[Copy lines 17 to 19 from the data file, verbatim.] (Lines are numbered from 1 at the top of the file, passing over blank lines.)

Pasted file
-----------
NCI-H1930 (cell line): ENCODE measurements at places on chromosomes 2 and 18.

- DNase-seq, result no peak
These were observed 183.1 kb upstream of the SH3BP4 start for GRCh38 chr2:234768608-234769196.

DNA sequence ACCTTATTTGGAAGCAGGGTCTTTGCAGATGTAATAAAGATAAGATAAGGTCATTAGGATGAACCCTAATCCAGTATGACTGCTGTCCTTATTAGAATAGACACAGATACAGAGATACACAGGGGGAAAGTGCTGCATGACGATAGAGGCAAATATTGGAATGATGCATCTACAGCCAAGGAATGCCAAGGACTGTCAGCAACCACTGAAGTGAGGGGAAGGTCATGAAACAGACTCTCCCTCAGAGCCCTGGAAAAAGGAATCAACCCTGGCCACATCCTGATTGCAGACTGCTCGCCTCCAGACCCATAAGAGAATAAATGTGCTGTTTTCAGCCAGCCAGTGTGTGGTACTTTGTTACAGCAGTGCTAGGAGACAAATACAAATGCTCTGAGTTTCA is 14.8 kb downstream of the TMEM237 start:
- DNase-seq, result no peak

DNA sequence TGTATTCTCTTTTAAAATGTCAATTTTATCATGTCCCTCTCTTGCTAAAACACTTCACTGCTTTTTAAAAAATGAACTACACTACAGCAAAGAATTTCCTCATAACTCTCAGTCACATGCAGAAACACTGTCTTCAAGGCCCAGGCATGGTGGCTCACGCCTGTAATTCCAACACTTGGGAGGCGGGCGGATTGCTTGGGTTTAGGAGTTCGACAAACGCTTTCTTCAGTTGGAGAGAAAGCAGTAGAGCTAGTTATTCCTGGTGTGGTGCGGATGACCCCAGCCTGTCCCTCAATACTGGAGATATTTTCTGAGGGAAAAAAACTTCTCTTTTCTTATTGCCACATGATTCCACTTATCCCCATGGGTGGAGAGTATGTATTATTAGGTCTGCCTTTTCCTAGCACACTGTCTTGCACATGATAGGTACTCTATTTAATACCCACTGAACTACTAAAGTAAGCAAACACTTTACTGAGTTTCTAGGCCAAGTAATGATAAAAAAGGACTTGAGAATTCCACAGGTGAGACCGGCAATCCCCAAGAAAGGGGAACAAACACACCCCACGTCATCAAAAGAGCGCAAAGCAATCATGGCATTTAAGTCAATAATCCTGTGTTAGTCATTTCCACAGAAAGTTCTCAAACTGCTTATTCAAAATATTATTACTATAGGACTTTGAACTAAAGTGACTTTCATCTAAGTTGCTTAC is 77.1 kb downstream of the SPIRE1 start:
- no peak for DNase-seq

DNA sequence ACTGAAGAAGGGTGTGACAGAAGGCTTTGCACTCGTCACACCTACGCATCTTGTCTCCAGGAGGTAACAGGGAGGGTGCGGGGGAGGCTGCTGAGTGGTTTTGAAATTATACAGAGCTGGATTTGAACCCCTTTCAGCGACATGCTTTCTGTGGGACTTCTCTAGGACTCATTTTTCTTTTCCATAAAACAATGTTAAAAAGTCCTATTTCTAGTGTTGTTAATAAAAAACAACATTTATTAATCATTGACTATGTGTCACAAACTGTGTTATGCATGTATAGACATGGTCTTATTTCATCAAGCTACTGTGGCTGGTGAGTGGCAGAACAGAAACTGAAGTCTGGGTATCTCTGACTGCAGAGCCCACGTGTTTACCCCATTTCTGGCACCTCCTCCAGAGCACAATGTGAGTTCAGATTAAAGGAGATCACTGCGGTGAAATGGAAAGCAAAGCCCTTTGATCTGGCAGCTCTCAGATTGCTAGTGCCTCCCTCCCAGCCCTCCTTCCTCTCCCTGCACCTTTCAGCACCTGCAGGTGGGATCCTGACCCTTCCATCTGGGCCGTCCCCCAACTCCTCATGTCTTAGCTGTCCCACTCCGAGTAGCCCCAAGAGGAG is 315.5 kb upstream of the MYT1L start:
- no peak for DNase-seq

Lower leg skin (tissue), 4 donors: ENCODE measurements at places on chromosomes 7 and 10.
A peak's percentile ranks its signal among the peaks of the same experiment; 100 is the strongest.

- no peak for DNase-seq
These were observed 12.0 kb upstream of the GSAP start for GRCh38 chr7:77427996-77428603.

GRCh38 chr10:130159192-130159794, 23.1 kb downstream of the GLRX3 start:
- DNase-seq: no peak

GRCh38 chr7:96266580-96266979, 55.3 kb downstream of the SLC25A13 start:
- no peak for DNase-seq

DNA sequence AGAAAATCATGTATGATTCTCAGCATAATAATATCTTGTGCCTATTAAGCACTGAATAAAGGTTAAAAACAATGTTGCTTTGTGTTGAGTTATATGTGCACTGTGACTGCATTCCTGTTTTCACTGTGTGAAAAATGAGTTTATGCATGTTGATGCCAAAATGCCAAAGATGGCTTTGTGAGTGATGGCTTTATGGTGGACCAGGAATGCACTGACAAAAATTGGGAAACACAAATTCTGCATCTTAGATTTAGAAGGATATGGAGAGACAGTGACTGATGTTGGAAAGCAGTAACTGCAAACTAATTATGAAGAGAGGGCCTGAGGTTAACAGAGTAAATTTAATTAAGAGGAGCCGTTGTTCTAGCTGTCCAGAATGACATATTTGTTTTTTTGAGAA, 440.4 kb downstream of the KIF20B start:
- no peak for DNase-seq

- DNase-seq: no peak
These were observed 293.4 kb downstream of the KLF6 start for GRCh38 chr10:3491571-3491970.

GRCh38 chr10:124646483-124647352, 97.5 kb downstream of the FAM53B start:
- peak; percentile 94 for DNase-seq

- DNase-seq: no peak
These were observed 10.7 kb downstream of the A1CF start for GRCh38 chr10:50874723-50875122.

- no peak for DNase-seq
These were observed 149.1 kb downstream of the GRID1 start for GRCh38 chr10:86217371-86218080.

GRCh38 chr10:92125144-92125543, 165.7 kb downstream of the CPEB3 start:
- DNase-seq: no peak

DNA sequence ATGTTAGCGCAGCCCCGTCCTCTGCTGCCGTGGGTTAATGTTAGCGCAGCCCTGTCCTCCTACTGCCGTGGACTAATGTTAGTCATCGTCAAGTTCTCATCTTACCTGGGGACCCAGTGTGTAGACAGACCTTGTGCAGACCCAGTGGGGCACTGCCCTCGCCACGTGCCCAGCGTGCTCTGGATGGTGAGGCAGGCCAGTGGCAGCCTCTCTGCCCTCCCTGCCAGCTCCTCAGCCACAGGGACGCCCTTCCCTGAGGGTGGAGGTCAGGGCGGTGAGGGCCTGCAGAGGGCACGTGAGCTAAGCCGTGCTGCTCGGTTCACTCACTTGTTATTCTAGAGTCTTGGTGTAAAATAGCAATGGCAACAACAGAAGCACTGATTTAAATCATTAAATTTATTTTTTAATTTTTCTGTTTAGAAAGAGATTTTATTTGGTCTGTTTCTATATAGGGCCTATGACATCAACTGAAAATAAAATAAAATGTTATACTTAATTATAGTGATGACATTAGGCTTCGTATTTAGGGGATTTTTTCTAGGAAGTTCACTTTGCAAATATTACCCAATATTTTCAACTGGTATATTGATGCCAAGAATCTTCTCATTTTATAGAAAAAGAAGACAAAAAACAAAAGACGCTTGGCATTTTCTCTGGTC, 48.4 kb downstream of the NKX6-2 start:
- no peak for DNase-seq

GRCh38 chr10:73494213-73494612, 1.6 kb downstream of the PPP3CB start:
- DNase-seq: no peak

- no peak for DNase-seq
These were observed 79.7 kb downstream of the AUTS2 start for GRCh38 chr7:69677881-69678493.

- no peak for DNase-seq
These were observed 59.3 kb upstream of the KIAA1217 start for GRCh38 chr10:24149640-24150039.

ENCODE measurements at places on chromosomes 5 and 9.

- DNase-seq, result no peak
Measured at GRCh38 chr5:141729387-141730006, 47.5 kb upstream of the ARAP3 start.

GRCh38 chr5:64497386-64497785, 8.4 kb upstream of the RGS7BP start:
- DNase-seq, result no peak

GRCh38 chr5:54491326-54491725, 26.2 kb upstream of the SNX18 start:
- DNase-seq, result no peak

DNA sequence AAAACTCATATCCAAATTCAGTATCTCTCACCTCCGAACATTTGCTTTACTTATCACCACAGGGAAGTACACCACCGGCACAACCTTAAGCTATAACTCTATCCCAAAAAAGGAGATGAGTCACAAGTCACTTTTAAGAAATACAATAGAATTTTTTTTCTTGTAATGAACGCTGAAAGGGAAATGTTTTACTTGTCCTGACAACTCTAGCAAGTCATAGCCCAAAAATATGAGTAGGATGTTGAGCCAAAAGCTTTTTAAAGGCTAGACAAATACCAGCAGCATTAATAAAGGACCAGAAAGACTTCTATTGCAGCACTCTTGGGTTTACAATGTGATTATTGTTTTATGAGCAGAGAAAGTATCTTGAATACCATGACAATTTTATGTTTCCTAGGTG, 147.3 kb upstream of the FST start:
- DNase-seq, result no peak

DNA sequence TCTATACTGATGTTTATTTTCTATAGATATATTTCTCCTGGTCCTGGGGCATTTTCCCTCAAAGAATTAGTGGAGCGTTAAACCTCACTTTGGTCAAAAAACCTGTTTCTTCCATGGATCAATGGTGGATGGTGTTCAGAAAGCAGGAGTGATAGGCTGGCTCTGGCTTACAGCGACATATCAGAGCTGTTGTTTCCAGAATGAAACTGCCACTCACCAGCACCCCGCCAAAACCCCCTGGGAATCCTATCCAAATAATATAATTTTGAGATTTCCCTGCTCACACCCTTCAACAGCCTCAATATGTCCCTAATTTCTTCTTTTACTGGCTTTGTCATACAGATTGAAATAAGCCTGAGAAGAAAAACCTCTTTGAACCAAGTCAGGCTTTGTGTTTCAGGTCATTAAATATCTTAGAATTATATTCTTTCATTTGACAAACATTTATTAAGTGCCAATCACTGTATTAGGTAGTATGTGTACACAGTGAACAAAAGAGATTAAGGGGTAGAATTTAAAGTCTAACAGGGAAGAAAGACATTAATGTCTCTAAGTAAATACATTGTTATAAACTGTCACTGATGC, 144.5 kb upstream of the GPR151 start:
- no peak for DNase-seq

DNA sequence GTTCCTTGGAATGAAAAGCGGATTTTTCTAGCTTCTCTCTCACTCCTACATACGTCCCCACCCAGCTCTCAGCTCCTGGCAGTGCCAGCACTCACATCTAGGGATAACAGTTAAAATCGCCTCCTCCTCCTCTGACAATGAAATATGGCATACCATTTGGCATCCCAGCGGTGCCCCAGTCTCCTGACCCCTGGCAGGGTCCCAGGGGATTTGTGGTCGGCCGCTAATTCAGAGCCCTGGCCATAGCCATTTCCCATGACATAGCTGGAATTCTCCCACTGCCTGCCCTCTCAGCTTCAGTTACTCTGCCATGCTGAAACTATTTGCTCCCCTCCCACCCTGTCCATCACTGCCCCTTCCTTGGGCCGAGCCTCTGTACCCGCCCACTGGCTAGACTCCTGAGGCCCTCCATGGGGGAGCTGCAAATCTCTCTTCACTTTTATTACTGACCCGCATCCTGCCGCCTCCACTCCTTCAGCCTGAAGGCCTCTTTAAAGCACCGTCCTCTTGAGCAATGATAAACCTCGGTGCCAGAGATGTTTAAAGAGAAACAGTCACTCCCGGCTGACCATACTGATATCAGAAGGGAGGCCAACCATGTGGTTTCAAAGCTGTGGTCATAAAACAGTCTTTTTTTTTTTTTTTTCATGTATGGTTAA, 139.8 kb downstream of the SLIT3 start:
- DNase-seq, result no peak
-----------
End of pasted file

- no peak for DNase-seq

DNA sequence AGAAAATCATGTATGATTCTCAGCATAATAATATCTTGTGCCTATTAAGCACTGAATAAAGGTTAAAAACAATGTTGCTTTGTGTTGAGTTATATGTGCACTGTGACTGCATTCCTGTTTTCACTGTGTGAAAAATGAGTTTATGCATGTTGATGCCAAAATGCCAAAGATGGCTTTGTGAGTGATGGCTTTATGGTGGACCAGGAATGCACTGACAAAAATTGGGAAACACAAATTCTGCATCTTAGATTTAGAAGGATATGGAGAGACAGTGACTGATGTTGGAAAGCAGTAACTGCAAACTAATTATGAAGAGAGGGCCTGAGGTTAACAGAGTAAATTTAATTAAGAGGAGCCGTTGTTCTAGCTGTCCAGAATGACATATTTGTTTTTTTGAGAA, 440.4 kb downstream of the KIF20B start:
- no peak for DNase-seq